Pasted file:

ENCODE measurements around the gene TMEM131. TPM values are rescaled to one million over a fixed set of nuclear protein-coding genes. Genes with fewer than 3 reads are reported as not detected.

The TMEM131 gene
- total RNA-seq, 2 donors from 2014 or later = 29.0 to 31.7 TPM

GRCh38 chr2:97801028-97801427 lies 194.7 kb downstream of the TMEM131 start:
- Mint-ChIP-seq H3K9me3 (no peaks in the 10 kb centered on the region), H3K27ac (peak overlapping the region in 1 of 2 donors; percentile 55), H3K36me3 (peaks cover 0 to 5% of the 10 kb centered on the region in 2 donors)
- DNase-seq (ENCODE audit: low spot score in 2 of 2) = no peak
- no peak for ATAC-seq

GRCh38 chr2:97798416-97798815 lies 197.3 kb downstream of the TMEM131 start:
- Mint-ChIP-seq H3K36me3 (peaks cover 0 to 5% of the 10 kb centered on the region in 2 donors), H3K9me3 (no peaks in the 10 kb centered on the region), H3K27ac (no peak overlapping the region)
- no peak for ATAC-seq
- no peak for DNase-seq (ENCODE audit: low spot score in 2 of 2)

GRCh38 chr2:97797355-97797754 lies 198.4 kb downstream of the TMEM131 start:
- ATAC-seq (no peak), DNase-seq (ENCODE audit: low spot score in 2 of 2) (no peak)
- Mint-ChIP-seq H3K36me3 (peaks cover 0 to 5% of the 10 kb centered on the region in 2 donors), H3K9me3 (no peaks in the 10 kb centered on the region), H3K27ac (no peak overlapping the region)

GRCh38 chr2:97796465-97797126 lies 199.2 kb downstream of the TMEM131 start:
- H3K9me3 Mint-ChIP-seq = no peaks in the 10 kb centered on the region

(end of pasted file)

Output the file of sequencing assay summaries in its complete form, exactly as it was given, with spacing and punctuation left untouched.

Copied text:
ENCODE measurements around the gene TMEM131. TPM values are rescaled to one million over a fixed set of nuclear protein-coding genes. Genes with fewer than 3 reads are reported as not detected.

The TMEM131 gene
- total RNA-seq, 2 donors from 2014 or later = 29.0 to 31.7 TPM

GRCh38 chr2:97801028-97801427 lies 194.7 kb downstream of the TMEM131 start:
- Mint-ChIP-seq H3K9me3 (no peaks in the 10 kb centered on the region), H3K27ac (peak overlapping the region in 1 of 2 donors; percentile 55), H3K36me3 (peaks cover 0 to 5% of the 10 kb centered on the region in 2 donors)
- DNase-seq (ENCODE audit: low spot score in 2 of 2) = no peak
- no peak for ATAC-seq

GRCh38 chr2:97798416-97798815 lies 197.3 kb downstream of the TMEM131 start:
- Mint-ChIP-seq H3K36me3 (peaks cover 0 to 5% of the 10 kb centered on the region in 2 donors), H3K9me3 (no peaks in the 10 kb centered on the region), H3K27ac (no peak overlapping the region)
- no peak for ATAC-seq
- no peak for DNase-seq (ENCODE audit: low spot score in 2 of 2)

GRCh38 chr2:97797355-97797754 lies 198.4 kb downstream of the TMEM131 start:
- ATAC-seq (no peak), DNase-seq (ENCODE audit: low spot score in 2 of 2) (no peak)
- Mint-ChIP-seq H3K36me3 (peaks cover 0 to 5% of the 10 kb centered on the region in 2 donors), H3K9me3 (no peaks in the 10 kb centered on the region), H3K27ac (no peak overlapping the region)

GRCh38 chr2:97796465-97797126 lies 199.2 kb downstream of the TMEM131 start:
- H3K9me3 Mint-ChIP-seq = no peaks in the 10 kb centered on the region